GM announced Thursday that Dan Ammann, the CEO of its autonomous car division Cruise, is leaving the firm. The change takes effect right away. After hours, GM stock was down approximately 4.5 percent.
Kyle Vogt, Cruise’s president and chief technology officer, will serve as interim CEO, according to the firm. Vogt is a co-founder of the company and was previously its CEO.
In addition, Cruise will have a new board member: Wesley Bush, the former Chairman and CEO of Northrop Grumman, who is now a member of the General Motors board.
Ammann’s departure came as a shock. Wall Street experts praised the executive, who was a former investment banker. He took over as Cruise’s CEO after working as GM’s CFO and president.
This is at least the second high-profile GM executive to announce his leaving this week. Pam Fletcher, the leader of GM’s innovation unit, was named Delta Air Lines’ chief sustainability officer on Wednesday, with effect from February 1.
The leadership move coincides with ambitions to expedite a strategy outlined at GM’s most recent Investor Day. With Cruise playing a vital role in the development of the company’s autonomous car platform. Ammann was the one who sketched out the plans, which included a goal of building a fleet of at least 1 million self-driving cars by 2030.
The cruise began seeking final approval to market its robotaxi fleet in San Francisco in November. They paved the way for the business to become the first to run a fleet of cars without human drivers under specific conditions. It now runs a fleet of Chevrolet Bolt EVs that have been equipped with self-driving software and additional technologies such as radars and lidar, as well as cameras.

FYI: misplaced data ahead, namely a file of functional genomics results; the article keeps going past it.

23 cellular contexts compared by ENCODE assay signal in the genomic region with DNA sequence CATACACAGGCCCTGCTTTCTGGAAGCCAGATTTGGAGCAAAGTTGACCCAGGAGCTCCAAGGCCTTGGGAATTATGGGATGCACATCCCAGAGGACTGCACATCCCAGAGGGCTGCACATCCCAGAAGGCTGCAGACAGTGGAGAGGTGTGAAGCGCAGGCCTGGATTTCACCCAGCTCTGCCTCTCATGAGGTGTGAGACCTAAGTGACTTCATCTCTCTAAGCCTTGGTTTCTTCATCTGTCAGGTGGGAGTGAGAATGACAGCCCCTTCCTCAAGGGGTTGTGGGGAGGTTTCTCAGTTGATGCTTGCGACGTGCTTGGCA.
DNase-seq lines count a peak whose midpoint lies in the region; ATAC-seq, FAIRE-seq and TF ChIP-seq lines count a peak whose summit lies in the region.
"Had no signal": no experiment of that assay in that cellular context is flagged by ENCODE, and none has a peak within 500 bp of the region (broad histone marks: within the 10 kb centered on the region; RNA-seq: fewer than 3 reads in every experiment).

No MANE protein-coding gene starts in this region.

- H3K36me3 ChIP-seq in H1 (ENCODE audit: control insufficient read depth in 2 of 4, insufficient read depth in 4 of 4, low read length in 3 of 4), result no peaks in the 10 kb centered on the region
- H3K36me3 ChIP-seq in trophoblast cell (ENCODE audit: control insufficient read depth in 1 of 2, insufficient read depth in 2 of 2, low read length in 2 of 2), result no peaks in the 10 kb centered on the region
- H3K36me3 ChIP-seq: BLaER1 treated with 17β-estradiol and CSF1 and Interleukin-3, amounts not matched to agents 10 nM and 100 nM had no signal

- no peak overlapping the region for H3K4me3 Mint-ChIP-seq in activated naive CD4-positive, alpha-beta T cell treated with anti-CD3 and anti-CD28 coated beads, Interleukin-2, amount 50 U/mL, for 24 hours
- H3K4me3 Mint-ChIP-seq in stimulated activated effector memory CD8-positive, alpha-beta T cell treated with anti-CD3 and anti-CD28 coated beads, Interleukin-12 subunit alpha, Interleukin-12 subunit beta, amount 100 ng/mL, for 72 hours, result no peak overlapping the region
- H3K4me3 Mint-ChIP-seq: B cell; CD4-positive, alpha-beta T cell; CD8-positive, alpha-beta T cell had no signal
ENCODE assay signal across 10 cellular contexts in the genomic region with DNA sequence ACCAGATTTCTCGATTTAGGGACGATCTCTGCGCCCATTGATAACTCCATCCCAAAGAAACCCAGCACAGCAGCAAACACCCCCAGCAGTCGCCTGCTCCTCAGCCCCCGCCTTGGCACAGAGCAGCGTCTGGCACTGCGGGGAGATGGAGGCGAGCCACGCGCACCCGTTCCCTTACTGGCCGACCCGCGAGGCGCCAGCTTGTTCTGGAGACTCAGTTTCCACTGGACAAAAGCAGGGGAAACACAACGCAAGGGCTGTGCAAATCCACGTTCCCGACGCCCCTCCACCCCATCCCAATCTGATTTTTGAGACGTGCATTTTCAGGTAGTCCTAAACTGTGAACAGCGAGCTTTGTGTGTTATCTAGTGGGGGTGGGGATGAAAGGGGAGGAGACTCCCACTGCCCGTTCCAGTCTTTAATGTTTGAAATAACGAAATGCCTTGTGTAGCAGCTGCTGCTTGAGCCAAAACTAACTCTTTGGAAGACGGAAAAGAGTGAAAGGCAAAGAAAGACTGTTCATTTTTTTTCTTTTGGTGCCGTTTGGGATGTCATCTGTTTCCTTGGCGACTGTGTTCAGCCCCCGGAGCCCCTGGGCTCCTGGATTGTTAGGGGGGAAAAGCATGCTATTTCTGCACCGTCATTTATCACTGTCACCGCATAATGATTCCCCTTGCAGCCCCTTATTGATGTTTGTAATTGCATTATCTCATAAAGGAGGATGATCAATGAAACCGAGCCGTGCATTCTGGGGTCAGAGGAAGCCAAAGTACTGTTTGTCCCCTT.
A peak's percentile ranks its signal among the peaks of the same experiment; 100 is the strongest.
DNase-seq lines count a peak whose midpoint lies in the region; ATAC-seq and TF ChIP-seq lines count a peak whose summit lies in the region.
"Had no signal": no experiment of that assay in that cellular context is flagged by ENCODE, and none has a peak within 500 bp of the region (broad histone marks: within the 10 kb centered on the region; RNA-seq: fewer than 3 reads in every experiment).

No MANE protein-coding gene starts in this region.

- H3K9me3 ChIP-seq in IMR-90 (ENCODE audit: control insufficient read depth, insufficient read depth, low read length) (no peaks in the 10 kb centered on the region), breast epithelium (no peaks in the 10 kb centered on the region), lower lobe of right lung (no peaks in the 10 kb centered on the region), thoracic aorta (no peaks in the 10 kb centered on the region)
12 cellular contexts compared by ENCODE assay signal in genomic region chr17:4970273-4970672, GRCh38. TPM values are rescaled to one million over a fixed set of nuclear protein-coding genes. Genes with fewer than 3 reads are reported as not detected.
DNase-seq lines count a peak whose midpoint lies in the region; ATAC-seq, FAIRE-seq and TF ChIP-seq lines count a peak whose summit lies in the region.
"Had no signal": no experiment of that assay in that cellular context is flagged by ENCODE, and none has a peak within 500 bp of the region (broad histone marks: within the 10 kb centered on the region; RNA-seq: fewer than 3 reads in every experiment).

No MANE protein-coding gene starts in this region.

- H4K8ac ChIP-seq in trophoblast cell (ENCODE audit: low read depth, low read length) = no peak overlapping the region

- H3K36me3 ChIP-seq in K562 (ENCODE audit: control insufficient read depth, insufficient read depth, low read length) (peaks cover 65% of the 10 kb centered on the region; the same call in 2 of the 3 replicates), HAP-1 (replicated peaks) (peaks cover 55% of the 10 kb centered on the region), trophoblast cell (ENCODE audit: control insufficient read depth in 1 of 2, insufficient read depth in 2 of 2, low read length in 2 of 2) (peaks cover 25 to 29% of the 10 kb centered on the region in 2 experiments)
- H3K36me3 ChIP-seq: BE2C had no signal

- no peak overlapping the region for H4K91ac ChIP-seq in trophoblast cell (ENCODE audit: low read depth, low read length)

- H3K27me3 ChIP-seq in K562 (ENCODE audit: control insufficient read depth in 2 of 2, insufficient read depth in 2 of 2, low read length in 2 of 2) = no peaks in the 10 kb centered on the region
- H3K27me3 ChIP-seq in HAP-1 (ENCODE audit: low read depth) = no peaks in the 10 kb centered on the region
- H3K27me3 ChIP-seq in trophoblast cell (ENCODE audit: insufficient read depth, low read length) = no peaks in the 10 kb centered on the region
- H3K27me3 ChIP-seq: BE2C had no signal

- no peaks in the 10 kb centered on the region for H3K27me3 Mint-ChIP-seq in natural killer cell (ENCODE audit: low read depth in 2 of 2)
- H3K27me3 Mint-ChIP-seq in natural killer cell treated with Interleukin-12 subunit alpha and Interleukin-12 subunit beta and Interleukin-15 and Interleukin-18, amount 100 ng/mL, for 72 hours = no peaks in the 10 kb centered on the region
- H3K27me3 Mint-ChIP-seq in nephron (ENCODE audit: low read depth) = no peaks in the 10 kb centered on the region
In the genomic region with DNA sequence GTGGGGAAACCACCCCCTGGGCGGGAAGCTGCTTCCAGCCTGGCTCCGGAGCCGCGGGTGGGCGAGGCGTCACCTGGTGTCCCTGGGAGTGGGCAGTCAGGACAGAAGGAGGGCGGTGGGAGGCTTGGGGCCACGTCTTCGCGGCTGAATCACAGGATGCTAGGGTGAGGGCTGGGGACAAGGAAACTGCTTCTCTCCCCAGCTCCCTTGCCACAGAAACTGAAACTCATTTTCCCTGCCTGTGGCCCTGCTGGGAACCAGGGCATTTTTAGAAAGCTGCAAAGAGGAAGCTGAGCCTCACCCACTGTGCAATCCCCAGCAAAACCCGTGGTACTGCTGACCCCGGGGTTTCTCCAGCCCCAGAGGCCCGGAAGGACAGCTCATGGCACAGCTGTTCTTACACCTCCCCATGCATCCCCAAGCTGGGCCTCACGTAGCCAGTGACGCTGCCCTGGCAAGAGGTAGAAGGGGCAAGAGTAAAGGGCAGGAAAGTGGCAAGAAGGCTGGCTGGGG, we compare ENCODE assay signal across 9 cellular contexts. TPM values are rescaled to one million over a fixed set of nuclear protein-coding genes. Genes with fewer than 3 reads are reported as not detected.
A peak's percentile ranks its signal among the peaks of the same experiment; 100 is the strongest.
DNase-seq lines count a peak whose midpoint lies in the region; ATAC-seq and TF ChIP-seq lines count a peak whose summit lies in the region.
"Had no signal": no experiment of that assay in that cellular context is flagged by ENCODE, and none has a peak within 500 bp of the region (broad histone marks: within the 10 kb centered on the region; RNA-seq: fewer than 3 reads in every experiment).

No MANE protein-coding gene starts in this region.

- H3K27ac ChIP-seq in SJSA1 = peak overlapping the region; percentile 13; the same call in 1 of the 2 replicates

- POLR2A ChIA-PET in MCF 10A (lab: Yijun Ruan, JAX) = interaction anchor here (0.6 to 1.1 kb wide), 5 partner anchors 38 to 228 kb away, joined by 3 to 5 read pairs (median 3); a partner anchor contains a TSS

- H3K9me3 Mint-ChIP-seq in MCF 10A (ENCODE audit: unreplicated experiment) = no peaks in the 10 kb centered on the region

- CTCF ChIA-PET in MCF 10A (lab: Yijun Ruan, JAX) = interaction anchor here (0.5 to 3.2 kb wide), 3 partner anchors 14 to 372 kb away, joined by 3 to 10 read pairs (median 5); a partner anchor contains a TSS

Self-driving startups are racing to build war chests to develop and scale-up technology, an expensive and time-consuming process. Cruise said in June it would gain access to a multi-year $5 billion line of credit, with GM’s finance arm to fund its purchase of Origin vehicles starting in early 2023. Cruise in April raised $2.75 billion with additional investment from Walmart Inc and others, taking the startup’s valuation over $30 billion, Reuters reported at the time.
Ammann, who formerly worked at GM as president, is credited with acquiring Cruise in 2016. In late 2018, he was named CEO of Cruise. GM has invested billions in Cruise since acquiring the company.
GM has poured billions of dollars into the business, attracting investors like Honda Motor, Softbank Vision Fund, and, more recently, Walmart and Microsoft.
Under Ammann’s leadership, Cruise has missed a number of important milestones. Most notably, plans to start a public ride-hailing service in San Francisco in 2019 were canceled. That year, the company postponed such plans in order to undertake additional testing and secure the necessary governmental approvals.